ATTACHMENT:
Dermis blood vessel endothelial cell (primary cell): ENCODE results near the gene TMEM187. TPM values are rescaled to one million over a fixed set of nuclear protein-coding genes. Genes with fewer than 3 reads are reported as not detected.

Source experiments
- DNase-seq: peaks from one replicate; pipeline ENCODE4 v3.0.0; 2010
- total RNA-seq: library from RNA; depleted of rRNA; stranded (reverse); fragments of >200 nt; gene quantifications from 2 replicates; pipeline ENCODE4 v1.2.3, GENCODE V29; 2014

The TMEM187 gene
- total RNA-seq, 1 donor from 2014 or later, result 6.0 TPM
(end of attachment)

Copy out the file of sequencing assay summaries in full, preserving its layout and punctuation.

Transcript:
Dermis blood vessel endothelial cell (primary cell): ENCODE results near the gene TMEM187. TPM values are rescaled to one million over a fixed set of nuclear protein-coding genes. Genes with fewer than 3 reads are reported as not detected.

Source experiments
- DNase-seq: peaks from one replicate; pipeline ENCODE4 v3.0.0; 2010
- total RNA-seq: library from RNA; depleted of rRNA; stranded (reverse); fragments of >200 nt; gene quantifications from 2 replicates; pipeline ENCODE4 v1.2.3, GENCODE V29; 2014

The TMEM187 gene
- total RNA-seq, 1 donor from 2014 or later, result 6.0 TPM